It’s 2015, and while you may think of pirates when you hear about scabies, these mites are still around. With an increasing number of organizations recently affected by scabies outbreaks, it is important to protect your employees and your clients. Scabies can spread rapidly, especially in organizations such as nursing homes, extended care facilities, and hospitals.
A few quick facts:
- Scabies can be spread through direct, prolonged, skin-to-skin contact or indirectly by sharing articles, such as towels, bedding, or clothing, with an infested person
- Symptoms include intense itching, especially at night, and a pimple-like rash and may take as long as 4-6 weeks to appear
- Treatment is typically a prescription cream or lotion
If an individual or client in your organization has been diagnosed with scabies:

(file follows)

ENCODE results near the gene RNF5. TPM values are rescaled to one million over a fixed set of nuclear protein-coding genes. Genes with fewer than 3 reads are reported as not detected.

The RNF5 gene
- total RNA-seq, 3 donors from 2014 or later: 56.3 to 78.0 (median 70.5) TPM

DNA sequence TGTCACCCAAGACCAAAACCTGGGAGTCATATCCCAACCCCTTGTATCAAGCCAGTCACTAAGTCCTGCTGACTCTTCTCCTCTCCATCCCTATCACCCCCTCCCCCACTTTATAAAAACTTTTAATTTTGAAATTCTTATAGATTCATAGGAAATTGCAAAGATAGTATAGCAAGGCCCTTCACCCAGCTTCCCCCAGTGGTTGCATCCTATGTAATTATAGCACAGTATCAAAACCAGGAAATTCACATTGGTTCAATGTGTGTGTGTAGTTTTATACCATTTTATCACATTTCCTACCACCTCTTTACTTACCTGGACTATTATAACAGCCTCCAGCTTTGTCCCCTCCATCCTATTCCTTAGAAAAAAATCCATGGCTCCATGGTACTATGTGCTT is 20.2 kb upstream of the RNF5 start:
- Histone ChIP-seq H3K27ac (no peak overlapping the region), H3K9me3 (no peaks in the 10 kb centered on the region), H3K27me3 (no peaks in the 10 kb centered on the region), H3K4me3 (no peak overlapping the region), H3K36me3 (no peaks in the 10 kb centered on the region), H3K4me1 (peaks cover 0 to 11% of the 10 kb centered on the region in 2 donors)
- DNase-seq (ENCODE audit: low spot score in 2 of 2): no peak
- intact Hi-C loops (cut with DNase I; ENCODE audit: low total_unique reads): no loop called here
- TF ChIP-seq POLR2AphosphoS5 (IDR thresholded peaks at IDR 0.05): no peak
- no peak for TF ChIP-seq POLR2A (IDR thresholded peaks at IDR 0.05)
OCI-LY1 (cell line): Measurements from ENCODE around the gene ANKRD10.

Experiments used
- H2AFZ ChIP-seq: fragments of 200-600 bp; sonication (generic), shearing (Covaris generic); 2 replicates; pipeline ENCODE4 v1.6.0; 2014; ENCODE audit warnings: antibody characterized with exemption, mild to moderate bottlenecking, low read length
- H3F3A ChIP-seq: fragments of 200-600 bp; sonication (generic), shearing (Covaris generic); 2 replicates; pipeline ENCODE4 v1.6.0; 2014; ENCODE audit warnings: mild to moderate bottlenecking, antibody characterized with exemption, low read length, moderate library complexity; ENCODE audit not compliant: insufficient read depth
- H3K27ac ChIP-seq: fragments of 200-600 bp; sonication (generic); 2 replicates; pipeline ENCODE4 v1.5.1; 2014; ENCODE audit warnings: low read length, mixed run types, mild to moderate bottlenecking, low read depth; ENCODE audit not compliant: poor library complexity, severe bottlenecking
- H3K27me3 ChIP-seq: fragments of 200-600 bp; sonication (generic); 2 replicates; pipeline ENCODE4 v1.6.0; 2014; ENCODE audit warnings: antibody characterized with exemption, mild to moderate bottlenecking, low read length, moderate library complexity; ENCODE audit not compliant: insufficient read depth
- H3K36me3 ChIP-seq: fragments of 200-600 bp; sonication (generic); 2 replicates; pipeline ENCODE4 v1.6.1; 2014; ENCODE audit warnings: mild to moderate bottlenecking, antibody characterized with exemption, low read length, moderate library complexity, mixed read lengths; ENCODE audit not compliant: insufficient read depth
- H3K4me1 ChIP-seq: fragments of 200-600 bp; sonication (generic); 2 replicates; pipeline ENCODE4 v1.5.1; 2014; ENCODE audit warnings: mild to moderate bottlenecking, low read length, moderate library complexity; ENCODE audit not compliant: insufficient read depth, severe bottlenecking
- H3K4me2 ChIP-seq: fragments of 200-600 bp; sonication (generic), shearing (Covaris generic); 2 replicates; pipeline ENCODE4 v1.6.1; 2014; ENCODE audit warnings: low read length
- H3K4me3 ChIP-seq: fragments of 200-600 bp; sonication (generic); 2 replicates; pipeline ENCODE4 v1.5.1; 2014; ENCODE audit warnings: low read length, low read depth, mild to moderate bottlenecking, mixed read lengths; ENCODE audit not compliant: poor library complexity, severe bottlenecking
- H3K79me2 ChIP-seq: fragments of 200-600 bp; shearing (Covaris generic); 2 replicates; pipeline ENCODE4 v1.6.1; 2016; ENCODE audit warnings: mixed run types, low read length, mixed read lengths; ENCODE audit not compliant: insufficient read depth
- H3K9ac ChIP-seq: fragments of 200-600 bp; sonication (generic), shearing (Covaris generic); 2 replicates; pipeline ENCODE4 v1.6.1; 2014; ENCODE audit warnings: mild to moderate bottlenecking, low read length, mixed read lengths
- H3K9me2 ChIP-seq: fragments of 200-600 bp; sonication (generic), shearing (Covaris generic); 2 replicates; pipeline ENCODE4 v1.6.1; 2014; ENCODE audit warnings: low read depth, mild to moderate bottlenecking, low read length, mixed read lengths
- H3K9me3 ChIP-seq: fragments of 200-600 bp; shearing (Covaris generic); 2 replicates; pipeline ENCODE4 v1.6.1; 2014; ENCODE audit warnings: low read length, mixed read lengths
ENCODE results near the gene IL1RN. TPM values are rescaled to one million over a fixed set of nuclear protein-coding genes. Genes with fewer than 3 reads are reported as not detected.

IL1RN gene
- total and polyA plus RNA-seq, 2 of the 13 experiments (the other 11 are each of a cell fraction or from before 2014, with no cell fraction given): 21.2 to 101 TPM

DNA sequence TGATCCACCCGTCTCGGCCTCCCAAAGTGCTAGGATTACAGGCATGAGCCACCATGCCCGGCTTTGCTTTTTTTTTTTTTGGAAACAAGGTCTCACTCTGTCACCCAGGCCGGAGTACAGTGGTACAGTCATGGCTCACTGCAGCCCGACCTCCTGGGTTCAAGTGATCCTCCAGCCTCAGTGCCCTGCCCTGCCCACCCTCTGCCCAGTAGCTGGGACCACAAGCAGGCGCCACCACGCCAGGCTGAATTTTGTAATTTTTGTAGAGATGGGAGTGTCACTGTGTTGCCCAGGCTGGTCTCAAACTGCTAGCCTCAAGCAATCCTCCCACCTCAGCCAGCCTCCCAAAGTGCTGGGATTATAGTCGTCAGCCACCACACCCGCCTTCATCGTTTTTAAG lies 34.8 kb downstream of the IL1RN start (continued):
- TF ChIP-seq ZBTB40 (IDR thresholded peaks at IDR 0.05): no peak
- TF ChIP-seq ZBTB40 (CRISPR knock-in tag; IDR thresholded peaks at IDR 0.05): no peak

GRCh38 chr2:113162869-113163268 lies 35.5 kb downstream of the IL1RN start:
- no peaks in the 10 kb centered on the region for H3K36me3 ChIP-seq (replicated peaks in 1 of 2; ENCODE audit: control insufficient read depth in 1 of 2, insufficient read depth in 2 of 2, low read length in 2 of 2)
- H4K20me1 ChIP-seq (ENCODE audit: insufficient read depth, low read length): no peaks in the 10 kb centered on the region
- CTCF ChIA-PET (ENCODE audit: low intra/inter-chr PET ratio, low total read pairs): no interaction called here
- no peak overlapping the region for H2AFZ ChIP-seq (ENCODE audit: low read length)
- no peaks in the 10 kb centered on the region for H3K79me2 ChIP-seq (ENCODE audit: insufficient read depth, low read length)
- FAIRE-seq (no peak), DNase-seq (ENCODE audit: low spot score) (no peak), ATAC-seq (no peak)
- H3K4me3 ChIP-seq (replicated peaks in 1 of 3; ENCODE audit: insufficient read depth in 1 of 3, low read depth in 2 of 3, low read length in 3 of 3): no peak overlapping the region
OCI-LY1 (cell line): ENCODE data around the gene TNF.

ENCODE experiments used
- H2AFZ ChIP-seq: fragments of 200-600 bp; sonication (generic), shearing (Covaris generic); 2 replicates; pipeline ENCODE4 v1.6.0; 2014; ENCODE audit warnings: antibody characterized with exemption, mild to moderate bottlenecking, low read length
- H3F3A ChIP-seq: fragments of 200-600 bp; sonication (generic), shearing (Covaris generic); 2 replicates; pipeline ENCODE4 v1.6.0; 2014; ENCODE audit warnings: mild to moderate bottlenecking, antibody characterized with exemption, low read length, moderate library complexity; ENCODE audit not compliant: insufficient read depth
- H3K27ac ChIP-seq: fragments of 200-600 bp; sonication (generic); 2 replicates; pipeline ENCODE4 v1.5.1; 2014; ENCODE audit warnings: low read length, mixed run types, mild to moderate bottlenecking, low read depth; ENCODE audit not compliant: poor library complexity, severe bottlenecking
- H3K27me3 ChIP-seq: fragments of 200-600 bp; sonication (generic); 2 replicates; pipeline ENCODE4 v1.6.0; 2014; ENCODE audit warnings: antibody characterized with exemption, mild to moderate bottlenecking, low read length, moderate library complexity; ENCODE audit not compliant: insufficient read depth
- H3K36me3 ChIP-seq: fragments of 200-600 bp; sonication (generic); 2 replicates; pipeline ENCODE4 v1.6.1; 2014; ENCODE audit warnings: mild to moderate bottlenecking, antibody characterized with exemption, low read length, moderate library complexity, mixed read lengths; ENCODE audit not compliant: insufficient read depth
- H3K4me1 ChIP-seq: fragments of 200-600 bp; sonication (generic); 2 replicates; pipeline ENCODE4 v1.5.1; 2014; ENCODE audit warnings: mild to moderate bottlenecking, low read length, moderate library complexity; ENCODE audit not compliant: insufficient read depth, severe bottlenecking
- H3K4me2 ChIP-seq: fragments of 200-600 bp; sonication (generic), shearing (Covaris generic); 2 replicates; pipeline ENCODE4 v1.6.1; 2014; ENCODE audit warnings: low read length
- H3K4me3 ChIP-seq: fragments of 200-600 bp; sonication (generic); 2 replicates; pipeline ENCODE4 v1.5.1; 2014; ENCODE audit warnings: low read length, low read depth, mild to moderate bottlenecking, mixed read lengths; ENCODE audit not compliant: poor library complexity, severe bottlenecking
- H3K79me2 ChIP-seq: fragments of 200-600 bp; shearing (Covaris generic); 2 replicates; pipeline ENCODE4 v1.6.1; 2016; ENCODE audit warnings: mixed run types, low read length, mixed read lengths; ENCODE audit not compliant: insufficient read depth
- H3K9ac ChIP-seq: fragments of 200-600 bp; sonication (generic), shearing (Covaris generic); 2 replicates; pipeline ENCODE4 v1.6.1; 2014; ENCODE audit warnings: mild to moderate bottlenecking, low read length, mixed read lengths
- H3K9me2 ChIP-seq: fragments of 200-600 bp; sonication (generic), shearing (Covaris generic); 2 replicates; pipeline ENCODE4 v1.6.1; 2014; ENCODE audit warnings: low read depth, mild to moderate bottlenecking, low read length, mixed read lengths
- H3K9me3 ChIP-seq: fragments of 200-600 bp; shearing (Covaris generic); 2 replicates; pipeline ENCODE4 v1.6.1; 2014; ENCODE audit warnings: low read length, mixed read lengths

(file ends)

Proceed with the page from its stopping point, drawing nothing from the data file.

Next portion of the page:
- Anyone who has had prolonged skin-to-skin contact with the infested individual should be evaluated by a physician and treated if necessary
- Spraying or fumigating is unnecessary
- Generally, infested individuals are safe to return to work the day after treatment has begun
Prevent “The Itch”
- Avoid direct skin-to-skin contact with an infested person
- Avoid skin contact with items used by an infested person (towels, clothing, bedding)
- Household members and potentially exposed individuals should be treated at the same time as the infested person to prevent reexposure and reinfestation
- Bedding and clothing worn or used during the 3 days before treatment should be machine washed using hot water and dried on the high heat setting (or dry cleaned). Items that cannot be dry-cleaned or laundered can be disinfested by storing in a closed plastic bag for several days to a week (scabies mites do not survive more than 2-3 days away from human skin).